Suzanne: Was doing the work for World Wildlife Federation the inspiration for your fine art show: Melt?  The campaign and the show were the same year.

Simon: No it was the other way round. I had already completed Melt, when some friends of mine were working on the WWF Campaign. They had this idea for the ghost effect when they saw my shots from Melt and asked if I would be interested in working on the campaign, obviously I jumped at the chance. For the Iceberg ad we used an image that I had taken when I was shooting Melt and the other three images were shot specifically for the Campaign.

It happens quite often that people will see something in my personal work they would like to re-create for an ad. I think that is why it’s so important to show personal work on your website.

To be honest ultimately for me it’s about my personal work, if I didn’t do commercial work I’d still be a photographer (just a very broke one). I love photography it’s much more than a job to me, it’s who I am and the commercial work finances the personal work. But the personal work has and will always be the most important aspect of what I do.

To be able to do a project like Melt was amazing but I only could have done it with the freedom to produce the images I did because it was self-financed. That’s one of the reasons I do commercial work but also I like the discipline and the creative collaboration that comes with producing commercial work. I like the problem solving aspect and working as a team it’s very different to how I do my personal work, which is quite often by myself or with very little crew.

Suzanne: You have continued to do work for charitable organizations like World Wildlife Federation and it continues to win high honor awards.  How has that client been in getting advertising campaigns?

Simon: As far as getting other commissions from the work I do for charity I really don’t think it differs from other work that is on my website or in my portfolio.
The recognition at award shows is nice, I’ve never been really sure if it directly effects future commissions but it does help to keep your name out there and acts as a form of endorsement to a certain extent.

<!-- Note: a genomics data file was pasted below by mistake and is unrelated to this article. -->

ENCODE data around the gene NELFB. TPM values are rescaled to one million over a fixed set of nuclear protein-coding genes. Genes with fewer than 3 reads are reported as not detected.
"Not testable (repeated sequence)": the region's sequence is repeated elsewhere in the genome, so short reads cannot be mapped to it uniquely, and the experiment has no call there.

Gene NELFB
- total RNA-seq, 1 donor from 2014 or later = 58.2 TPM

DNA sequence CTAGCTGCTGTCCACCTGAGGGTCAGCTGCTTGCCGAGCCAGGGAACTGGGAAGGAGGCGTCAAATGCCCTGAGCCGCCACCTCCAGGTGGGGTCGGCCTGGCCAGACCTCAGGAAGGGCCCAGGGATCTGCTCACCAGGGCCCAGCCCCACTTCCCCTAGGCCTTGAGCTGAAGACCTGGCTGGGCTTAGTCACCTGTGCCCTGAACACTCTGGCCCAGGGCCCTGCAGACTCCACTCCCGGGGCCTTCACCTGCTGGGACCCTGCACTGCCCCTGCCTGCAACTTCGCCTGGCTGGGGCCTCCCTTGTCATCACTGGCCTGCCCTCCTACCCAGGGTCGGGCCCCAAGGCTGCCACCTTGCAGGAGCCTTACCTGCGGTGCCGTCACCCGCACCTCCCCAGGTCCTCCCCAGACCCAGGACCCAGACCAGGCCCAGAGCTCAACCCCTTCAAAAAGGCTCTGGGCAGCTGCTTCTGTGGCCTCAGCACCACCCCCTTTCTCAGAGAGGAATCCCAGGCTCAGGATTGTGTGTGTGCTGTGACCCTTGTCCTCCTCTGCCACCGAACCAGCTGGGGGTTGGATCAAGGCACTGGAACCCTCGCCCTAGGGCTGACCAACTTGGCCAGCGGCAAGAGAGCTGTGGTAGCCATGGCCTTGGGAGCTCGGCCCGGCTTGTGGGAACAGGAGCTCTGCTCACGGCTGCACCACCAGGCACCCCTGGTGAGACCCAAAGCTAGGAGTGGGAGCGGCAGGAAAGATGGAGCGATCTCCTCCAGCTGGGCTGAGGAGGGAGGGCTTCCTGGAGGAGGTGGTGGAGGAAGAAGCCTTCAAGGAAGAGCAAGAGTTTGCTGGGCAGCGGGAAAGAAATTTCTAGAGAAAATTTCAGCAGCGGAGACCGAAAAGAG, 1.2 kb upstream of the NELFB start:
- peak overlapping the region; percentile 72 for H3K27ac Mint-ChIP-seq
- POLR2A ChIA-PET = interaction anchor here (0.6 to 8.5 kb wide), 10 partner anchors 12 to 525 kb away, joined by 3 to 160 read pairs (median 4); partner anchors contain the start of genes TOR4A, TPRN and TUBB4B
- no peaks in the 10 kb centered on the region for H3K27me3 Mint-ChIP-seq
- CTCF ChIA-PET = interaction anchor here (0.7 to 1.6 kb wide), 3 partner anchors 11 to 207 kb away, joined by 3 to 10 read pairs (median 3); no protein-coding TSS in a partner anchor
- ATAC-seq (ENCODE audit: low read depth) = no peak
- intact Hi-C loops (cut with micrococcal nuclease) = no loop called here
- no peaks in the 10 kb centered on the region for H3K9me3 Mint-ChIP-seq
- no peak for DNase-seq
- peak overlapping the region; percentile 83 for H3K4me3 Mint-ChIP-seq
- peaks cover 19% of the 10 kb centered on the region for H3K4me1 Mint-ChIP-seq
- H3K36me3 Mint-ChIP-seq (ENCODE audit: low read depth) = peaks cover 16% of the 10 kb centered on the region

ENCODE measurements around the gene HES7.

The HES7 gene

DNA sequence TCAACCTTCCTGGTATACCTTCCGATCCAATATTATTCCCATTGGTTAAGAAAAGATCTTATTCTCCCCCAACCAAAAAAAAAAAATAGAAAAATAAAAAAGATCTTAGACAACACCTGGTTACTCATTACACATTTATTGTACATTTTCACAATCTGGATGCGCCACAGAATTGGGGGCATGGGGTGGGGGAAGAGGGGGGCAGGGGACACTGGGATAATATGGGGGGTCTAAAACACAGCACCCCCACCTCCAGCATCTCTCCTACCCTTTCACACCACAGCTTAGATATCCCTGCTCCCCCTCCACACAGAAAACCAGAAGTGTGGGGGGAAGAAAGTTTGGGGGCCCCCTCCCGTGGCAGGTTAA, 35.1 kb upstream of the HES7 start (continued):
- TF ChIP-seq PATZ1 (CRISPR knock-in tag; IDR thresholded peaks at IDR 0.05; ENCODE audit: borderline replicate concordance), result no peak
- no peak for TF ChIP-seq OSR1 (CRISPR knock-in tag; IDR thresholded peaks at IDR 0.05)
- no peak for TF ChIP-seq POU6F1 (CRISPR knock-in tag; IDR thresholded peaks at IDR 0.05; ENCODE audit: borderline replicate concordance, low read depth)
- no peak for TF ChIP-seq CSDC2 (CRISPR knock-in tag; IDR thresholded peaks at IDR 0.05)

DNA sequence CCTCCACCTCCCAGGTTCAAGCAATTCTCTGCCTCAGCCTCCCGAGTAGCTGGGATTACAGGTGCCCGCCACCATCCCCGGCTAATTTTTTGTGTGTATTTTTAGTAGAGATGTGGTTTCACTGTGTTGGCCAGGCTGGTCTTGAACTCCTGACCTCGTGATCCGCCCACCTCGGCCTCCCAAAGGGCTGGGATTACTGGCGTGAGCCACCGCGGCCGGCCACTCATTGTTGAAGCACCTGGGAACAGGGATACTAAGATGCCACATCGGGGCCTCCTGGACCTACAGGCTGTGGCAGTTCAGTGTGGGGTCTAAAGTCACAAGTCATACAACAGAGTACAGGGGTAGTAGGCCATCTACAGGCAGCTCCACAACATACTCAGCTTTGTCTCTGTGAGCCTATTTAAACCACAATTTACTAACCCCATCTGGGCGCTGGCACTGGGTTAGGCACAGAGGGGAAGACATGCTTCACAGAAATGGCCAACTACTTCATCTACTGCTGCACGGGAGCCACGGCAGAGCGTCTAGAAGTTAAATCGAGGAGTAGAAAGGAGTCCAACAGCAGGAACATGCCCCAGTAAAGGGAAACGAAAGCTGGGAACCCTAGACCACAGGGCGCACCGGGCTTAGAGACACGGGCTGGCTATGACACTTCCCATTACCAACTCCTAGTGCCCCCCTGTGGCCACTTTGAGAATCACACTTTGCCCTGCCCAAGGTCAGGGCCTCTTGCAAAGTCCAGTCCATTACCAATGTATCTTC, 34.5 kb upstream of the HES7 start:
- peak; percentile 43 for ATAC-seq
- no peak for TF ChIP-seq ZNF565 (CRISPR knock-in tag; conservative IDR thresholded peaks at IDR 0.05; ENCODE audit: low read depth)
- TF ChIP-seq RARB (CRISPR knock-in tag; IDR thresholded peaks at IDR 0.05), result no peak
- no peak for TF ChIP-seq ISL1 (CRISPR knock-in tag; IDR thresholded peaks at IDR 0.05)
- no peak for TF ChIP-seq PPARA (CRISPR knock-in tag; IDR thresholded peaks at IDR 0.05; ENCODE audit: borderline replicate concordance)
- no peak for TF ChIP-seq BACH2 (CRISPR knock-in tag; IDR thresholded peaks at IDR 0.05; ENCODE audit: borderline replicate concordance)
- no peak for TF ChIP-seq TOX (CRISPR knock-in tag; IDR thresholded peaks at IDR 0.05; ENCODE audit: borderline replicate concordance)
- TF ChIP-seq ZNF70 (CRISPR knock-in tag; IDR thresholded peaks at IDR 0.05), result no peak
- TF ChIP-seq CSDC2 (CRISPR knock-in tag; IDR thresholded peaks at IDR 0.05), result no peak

I think advertising photographers are far more likely to get more work from shooting an ad that wins awards for the idea rather than the photograph alone.
Years ago I shot an ad that won the Grand Prix at Cannes my phone didn’t stop ringing for ages, I’ve never had the same effect after winning a photography award, I think mostly Art Directors are interested in the idea and that you as a photographer understand ideas and can make them better.

I think it’s important to do charity work if you can, apart from the feel good factor quite often it can be less restrictive so the creative product is often better than everyday advertising. There is a freedom that you get with charity work that you don’t normally get with other advertising work. Having said that I don’t really look at in any different way to regular advertising, the main aim for me is always to do something I would be proud to put in my portfolio which hopefully leads to new work.

Suzanne:  The work in your assignment gallery has a diverse selection of ads you have done.  While the other galleries are definite examples of the inspiration to the ad work but some ads are so different than that work.  Are you at a level in your career that you can use your assignment work for a selection of great ads and the galleries are images that are what you want to show?

Simon: To be honest I’ve always done that, maybe to my detriment at times, I could make both my portfolio and website more centered but I try to put in my portfolio and website what I love to shoot and ads that I’m proud of regardless of whether they are a still life a landscape or portrait. Part of what I like doing with advertising is creating a look that is specific to the job in question and as the industry goes in and out of phases and trends, you as a photographer find yourself moving with them.